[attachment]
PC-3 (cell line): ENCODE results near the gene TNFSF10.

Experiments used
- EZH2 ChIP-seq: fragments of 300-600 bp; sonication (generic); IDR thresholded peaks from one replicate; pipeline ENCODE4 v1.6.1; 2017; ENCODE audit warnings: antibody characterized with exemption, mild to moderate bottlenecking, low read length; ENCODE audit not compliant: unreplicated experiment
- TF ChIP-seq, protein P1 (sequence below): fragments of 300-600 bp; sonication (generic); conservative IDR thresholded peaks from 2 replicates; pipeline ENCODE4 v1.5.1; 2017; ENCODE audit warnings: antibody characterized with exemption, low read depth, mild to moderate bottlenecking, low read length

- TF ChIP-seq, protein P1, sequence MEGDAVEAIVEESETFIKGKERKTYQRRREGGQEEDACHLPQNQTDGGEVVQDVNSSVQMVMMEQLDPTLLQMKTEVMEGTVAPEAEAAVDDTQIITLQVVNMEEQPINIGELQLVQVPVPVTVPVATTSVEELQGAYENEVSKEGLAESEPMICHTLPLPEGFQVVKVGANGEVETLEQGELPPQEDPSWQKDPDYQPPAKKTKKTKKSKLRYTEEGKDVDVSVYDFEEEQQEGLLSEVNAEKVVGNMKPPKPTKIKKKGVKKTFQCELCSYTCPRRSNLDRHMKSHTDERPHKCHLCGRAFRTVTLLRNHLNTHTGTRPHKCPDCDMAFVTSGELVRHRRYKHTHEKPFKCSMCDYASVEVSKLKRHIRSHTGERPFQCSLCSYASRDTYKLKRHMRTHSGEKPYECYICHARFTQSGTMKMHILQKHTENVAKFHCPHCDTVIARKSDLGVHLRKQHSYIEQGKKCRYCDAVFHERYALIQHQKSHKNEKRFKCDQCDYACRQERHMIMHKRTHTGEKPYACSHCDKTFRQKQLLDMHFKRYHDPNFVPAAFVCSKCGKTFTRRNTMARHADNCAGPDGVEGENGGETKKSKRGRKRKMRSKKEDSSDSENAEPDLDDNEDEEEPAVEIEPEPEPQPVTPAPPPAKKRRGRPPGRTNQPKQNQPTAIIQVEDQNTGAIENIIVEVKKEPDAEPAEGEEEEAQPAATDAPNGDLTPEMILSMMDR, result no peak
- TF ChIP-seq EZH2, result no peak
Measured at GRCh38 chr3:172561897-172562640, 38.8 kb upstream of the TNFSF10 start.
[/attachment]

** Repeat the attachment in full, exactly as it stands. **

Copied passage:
PC-3 (cell line): ENCODE results near the gene TNFSF10.

Experiments used
- EZH2 ChIP-seq: fragments of 300-600 bp; sonication (generic); IDR thresholded peaks from one replicate; pipeline ENCODE4 v1.6.1; 2017; ENCODE audit warnings: antibody characterized with exemption, mild to moderate bottlenecking, low read length; ENCODE audit not compliant: unreplicated experiment
- TF ChIP-seq, protein P1 (sequence below): fragments of 300-600 bp; sonication (generic); conservative IDR thresholded peaks from 2 replicates; pipeline ENCODE4 v1.5.1; 2017; ENCODE audit warnings: antibody characterized with exemption, low read depth, mild to moderate bottlenecking, low read length

- TF ChIP-seq, protein P1, sequence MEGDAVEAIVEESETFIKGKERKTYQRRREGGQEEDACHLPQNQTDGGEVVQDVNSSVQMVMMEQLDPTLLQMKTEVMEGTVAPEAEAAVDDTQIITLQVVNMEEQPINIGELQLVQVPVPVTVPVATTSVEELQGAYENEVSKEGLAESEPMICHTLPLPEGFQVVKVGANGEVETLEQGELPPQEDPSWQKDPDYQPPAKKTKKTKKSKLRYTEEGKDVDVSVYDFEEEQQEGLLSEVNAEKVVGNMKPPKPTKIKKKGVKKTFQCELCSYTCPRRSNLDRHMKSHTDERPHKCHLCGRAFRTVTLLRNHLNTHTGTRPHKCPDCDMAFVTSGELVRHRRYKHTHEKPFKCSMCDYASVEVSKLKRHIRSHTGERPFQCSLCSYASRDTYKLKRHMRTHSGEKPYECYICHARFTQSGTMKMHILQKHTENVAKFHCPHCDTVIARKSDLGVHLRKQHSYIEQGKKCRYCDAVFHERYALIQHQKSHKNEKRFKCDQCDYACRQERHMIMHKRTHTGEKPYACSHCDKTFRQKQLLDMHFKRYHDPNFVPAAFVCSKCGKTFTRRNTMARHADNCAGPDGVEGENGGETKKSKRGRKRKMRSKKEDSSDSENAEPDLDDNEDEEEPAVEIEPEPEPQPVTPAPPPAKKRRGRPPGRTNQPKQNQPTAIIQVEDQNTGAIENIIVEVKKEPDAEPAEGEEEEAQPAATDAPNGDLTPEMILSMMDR, result no peak
- TF ChIP-seq EZH2, result no peak
Measured at GRCh38 chr3:172561897-172562640, 38.8 kb upstream of the TNFSF10 start.